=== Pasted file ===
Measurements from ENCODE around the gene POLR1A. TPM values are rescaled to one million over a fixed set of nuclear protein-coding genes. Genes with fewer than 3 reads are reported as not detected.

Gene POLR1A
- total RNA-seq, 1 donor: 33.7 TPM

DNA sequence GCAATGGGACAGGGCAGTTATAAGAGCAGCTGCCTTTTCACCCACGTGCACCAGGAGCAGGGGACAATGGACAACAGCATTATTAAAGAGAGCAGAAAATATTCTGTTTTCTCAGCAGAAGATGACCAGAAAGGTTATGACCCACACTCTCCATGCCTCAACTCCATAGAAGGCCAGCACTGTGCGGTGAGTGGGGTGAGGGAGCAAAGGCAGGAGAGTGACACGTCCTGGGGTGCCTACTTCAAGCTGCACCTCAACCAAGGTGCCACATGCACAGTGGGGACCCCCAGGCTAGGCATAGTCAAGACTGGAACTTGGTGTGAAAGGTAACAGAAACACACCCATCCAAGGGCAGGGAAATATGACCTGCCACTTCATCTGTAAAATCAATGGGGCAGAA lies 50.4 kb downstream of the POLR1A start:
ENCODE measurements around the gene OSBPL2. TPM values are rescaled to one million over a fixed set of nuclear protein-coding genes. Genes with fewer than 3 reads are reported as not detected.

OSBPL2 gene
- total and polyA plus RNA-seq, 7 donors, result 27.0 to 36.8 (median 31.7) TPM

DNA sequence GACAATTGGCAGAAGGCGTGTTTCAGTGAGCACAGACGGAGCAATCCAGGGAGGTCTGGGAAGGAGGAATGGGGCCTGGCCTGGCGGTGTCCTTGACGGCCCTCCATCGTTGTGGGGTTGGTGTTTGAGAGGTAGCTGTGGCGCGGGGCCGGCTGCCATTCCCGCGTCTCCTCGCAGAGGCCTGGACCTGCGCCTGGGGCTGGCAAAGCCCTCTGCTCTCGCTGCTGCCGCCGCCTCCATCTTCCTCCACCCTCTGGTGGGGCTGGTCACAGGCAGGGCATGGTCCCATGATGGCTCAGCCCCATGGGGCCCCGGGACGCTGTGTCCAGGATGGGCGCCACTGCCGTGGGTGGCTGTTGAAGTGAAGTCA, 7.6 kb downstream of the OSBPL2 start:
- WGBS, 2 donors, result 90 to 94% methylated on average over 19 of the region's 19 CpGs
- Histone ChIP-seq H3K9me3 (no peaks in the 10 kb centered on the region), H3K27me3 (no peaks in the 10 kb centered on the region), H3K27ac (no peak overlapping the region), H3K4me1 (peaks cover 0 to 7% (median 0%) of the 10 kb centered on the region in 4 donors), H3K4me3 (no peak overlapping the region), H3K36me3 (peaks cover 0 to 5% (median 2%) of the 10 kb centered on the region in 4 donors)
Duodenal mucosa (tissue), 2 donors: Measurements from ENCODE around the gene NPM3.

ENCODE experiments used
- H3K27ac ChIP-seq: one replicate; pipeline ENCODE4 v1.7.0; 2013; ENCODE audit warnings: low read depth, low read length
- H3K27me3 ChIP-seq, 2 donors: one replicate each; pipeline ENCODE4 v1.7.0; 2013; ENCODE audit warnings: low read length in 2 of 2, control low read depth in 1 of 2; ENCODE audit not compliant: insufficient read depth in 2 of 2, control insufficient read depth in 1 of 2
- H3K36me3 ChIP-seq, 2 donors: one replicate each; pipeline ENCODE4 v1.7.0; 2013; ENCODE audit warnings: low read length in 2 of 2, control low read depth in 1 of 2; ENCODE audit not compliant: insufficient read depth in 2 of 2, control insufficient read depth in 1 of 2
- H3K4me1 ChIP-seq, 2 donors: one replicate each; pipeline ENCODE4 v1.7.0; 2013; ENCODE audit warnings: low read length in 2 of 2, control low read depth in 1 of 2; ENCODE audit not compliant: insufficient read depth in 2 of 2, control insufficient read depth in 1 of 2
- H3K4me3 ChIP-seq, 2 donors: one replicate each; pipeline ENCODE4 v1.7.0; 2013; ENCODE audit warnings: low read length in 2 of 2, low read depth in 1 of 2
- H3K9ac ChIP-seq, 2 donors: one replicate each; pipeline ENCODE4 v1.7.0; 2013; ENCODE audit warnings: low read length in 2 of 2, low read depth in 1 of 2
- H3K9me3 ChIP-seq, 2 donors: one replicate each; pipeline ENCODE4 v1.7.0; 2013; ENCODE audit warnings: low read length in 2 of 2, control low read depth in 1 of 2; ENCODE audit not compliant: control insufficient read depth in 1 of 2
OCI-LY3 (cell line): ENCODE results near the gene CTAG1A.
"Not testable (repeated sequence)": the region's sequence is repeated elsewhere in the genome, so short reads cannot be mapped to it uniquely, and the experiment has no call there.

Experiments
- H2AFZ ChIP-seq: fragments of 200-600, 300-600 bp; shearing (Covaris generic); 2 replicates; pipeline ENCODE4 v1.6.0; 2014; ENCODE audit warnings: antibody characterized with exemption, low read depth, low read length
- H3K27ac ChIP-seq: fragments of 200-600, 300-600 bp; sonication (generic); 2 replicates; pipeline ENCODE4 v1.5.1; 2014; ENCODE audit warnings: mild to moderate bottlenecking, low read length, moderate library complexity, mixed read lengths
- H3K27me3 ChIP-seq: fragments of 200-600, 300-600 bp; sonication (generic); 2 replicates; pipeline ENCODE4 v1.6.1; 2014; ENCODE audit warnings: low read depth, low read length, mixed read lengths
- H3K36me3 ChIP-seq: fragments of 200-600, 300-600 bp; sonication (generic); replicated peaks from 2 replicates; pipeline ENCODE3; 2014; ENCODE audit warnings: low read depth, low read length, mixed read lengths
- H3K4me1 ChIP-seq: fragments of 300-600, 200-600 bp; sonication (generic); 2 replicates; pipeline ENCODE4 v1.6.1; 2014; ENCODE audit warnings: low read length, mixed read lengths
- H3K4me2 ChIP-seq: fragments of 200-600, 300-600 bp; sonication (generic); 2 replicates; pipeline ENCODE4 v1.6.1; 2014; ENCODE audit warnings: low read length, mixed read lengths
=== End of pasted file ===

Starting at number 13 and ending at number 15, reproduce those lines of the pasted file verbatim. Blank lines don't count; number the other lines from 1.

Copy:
- H3K27ac ChIP-seq: one replicate; pipeline ENCODE4 v1.7.0; 2013; ENCODE audit warnings: low read depth, low read length
- H3K27me3 ChIP-seq, 2 donors: one replicate each; pipeline ENCODE4 v1.7.0; 2013; ENCODE audit warnings: low read length in 2 of 2, control low read depth in 1 of 2; ENCODE audit not compliant: insufficient read depth in 2 of 2, control insufficient read depth in 1 of 2
- H3K36me3 ChIP-seq, 2 donors: one replicate each; pipeline ENCODE4 v1.7.0; 2013; ENCODE audit warnings: low read length in 2 of 2, control low read depth in 1 of 2; ENCODE audit not compliant: insufficient read depth in 2 of 2, control insufficient read depth in 1 of 2